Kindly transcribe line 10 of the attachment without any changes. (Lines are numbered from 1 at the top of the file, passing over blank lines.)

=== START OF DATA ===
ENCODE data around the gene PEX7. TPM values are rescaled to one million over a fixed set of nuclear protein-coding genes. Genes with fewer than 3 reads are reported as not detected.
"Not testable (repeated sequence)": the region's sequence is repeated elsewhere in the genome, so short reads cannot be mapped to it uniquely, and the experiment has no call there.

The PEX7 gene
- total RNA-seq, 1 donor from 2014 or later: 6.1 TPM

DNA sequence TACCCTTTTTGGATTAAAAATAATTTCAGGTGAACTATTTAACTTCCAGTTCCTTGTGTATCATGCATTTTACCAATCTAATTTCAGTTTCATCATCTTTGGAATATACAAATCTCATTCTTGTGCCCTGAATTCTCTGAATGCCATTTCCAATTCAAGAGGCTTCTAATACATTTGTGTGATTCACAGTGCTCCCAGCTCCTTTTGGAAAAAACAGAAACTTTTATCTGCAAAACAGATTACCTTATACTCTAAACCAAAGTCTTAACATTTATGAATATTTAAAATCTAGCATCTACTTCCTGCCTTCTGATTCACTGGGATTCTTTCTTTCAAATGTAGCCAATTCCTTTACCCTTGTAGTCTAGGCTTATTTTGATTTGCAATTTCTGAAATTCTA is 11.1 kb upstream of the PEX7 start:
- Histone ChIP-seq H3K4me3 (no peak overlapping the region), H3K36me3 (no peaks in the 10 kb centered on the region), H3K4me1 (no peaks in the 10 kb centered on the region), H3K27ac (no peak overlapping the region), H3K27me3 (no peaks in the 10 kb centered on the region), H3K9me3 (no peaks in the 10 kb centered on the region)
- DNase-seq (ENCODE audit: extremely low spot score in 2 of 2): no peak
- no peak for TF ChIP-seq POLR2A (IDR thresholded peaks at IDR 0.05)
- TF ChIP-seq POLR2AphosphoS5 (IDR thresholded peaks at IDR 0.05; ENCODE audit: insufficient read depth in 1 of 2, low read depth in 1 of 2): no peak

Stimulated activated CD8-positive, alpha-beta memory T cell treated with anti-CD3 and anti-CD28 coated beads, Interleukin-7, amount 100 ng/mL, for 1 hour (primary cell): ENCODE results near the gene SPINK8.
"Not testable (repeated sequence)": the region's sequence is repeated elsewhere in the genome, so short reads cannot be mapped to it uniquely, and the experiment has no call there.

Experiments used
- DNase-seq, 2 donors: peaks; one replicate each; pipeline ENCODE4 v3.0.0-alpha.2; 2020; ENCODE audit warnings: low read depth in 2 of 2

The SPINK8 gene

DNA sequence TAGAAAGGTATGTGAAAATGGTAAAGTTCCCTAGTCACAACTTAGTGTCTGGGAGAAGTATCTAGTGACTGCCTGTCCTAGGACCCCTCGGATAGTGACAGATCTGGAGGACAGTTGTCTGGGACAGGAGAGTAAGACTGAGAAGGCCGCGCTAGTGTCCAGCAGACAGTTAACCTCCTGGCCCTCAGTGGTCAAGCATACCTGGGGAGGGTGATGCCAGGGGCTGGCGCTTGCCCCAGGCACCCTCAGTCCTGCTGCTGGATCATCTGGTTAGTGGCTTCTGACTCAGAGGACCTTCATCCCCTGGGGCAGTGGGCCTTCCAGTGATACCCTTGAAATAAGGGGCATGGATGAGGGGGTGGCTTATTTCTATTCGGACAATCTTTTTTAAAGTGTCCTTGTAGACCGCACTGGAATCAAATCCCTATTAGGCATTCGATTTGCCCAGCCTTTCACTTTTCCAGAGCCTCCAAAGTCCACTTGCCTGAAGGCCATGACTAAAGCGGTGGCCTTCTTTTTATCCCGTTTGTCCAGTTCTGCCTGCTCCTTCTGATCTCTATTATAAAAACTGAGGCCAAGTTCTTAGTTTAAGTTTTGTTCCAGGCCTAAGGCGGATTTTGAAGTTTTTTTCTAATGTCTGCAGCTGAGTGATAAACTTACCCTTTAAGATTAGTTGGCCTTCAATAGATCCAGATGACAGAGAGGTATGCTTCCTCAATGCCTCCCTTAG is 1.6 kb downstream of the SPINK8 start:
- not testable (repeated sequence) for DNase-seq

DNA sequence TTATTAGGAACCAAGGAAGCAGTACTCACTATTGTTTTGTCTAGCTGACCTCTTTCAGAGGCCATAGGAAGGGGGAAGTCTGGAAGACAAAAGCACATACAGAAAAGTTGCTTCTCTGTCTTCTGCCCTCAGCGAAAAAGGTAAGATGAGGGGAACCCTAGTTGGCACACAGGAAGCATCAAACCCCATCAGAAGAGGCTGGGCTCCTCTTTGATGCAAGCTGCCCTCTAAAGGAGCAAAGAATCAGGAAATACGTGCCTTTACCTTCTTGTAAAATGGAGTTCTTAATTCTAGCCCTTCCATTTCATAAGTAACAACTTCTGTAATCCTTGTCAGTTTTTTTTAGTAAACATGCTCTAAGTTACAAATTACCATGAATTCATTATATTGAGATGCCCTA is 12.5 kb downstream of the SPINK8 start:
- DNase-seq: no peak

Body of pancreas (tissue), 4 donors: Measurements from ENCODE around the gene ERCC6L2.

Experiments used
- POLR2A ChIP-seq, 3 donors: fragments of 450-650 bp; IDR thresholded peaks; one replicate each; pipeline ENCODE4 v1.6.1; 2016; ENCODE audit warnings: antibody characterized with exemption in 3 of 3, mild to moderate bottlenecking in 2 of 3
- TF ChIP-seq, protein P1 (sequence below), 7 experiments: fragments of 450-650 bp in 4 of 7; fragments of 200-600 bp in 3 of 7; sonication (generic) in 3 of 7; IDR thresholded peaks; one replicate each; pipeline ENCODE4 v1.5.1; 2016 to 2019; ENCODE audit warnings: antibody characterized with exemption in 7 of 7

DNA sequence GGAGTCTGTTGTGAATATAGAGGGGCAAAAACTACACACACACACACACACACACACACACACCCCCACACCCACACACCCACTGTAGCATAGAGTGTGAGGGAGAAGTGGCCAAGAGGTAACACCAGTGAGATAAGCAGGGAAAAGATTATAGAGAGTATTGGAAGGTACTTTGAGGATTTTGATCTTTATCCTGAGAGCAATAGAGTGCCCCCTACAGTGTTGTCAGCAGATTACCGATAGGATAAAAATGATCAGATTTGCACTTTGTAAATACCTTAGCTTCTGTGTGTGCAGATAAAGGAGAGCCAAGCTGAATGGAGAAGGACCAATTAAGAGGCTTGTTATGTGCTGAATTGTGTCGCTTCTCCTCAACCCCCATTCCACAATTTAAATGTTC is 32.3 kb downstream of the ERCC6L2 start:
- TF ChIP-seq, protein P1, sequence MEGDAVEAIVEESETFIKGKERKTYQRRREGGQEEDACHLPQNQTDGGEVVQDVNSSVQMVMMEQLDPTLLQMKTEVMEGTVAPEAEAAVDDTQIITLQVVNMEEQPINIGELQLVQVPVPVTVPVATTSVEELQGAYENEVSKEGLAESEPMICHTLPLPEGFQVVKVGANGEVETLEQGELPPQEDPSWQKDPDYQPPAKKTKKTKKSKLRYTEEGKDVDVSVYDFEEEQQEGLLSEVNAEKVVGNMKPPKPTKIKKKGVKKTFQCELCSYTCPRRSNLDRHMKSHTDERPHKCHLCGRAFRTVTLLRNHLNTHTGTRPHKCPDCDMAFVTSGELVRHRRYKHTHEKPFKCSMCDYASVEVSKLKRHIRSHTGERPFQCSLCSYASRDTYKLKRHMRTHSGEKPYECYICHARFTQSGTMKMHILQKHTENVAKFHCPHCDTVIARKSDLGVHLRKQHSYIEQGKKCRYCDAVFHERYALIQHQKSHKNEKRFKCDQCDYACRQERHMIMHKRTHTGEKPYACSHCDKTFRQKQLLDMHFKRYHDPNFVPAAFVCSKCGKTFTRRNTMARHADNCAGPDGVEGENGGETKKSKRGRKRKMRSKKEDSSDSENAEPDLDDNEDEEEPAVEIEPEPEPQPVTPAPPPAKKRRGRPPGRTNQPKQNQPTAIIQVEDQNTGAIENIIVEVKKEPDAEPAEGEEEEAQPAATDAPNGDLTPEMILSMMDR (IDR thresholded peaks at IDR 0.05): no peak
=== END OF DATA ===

Stimulated activated CD8-positive, alpha-beta memory T cell treated with anti-CD3 and anti-CD28 coated beads, Interleukin-7, amount 100 ng/mL, for 1 hour (primary cell): ENCODE results near the gene SPINK8.